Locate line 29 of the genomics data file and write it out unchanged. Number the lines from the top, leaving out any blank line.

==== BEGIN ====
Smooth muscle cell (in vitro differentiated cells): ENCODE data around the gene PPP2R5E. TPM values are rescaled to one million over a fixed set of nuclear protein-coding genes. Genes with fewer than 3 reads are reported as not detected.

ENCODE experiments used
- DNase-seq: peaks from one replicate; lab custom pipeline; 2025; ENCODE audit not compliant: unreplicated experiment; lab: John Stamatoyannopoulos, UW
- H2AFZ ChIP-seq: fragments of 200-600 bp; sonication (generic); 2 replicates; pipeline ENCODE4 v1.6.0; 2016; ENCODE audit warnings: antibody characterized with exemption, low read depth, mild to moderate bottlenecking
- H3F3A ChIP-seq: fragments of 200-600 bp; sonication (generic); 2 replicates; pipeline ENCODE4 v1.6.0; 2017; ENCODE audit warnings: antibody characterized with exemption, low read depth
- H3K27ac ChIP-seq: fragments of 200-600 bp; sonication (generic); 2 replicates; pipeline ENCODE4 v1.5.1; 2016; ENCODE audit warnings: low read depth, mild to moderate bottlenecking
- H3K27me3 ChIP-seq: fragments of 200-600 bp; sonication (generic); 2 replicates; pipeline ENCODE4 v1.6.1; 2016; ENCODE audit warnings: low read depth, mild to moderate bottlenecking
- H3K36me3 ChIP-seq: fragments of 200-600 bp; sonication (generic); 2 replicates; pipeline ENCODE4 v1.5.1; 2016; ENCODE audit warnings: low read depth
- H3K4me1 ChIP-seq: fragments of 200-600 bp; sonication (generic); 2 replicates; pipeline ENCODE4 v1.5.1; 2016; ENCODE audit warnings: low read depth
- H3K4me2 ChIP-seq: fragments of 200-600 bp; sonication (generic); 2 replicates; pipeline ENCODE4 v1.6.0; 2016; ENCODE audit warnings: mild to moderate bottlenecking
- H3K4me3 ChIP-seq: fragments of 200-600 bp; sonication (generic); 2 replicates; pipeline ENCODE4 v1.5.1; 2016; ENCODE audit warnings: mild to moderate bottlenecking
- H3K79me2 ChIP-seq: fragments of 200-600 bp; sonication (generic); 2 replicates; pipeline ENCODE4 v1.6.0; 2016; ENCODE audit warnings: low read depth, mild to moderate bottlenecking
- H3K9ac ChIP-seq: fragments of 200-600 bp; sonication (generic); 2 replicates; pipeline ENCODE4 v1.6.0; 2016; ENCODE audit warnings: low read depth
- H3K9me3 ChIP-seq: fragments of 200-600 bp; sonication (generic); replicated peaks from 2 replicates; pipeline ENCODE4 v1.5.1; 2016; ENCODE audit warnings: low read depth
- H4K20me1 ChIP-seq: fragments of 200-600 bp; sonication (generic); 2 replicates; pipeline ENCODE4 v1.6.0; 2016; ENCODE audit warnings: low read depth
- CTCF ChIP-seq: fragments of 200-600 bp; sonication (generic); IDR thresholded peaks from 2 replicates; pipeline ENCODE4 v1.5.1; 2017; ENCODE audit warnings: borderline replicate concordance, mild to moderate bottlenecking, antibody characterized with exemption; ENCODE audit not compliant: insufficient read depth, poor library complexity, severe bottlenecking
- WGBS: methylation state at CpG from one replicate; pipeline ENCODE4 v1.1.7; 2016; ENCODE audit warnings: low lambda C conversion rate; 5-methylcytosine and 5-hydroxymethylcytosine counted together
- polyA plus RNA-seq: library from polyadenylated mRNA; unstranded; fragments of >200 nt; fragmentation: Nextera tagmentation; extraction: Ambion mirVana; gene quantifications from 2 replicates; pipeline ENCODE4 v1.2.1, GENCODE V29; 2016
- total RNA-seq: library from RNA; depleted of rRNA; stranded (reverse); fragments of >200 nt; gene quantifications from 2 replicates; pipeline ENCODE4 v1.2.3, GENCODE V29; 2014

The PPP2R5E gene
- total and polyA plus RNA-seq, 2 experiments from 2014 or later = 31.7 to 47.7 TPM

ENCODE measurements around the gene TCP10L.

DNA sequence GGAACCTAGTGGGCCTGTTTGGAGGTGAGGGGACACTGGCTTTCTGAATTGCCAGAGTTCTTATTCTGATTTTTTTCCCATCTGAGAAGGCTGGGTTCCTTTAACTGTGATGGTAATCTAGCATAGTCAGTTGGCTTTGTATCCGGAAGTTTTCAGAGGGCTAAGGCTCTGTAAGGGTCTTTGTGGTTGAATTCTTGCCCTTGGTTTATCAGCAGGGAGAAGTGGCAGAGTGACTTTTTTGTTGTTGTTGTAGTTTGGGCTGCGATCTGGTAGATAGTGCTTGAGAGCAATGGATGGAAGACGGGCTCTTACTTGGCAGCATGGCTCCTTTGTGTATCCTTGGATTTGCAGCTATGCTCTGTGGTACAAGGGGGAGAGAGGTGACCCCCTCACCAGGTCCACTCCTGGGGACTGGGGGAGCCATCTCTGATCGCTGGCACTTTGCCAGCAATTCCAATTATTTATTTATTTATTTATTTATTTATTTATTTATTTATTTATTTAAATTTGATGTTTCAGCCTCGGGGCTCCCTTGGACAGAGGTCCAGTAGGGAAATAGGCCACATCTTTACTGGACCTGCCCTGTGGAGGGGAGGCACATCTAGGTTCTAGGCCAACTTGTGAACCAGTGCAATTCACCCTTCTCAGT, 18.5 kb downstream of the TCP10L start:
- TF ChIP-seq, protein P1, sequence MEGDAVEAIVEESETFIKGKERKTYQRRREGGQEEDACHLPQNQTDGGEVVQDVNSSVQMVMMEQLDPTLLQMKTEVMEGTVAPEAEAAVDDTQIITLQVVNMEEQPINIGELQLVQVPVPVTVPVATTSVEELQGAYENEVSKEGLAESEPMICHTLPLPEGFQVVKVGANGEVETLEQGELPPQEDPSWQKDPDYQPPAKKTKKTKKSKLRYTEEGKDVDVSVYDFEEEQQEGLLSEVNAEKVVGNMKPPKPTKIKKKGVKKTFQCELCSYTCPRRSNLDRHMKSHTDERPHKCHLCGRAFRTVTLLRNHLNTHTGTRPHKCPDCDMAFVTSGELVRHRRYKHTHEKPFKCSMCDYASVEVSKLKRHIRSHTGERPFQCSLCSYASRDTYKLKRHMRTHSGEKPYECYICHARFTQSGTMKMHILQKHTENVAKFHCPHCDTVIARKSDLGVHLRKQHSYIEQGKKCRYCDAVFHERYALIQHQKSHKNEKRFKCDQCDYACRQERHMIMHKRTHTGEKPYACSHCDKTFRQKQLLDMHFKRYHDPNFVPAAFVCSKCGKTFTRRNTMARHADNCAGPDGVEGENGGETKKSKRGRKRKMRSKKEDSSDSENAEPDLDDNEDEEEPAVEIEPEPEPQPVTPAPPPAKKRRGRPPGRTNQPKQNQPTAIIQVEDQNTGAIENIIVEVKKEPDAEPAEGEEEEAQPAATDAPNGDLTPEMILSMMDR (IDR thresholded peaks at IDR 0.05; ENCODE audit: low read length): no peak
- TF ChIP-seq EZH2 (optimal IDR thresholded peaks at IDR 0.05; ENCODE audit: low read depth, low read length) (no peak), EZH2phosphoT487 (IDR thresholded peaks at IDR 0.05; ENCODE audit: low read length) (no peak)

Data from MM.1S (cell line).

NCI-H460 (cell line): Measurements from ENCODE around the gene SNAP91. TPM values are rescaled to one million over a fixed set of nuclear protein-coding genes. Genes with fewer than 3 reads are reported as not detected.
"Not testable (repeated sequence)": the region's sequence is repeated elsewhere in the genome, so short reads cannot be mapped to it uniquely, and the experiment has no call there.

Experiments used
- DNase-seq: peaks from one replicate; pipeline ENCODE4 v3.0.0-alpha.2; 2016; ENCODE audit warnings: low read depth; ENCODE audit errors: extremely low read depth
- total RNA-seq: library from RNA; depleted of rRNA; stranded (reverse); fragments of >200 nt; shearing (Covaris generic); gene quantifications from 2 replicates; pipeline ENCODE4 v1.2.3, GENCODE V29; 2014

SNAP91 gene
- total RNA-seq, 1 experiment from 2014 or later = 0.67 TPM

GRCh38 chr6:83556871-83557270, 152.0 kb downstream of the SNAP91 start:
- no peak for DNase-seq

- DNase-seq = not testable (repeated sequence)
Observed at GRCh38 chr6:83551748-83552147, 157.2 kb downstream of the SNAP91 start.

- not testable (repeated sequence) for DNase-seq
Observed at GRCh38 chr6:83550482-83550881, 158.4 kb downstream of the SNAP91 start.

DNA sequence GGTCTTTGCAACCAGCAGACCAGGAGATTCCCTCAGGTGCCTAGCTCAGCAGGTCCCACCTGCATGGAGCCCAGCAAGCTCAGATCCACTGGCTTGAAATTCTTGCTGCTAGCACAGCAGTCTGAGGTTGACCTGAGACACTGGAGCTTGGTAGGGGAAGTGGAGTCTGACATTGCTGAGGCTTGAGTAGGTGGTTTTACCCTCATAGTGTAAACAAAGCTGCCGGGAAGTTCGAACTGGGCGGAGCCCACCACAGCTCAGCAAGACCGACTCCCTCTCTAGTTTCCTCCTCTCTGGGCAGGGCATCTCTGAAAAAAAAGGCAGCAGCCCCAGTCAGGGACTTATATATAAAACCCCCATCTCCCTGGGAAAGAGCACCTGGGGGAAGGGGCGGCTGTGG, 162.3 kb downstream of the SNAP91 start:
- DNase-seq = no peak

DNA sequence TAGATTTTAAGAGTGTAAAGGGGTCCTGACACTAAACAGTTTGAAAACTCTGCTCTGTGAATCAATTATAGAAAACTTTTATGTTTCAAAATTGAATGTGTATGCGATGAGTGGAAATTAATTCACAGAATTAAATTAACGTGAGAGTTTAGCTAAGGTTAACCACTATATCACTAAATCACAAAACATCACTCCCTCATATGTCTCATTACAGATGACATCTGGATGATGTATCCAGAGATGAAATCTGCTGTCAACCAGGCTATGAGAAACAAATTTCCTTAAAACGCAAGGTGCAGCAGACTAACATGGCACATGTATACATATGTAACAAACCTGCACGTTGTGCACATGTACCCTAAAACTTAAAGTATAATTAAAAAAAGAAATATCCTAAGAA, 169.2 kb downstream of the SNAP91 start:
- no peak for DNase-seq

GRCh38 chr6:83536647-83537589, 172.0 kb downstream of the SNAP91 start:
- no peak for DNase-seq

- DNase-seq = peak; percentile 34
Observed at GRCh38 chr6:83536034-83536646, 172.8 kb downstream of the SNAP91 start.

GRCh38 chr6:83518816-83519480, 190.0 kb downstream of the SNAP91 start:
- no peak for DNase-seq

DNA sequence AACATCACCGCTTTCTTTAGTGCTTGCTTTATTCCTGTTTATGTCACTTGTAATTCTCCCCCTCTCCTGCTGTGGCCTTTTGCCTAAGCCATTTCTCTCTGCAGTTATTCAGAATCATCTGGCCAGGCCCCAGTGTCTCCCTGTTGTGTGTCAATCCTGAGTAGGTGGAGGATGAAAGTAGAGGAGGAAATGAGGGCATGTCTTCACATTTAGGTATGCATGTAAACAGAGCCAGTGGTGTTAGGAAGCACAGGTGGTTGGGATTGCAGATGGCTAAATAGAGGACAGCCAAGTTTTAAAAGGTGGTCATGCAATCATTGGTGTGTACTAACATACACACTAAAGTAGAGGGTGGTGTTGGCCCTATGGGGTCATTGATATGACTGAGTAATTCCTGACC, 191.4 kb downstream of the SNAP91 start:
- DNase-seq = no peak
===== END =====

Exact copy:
Experiments used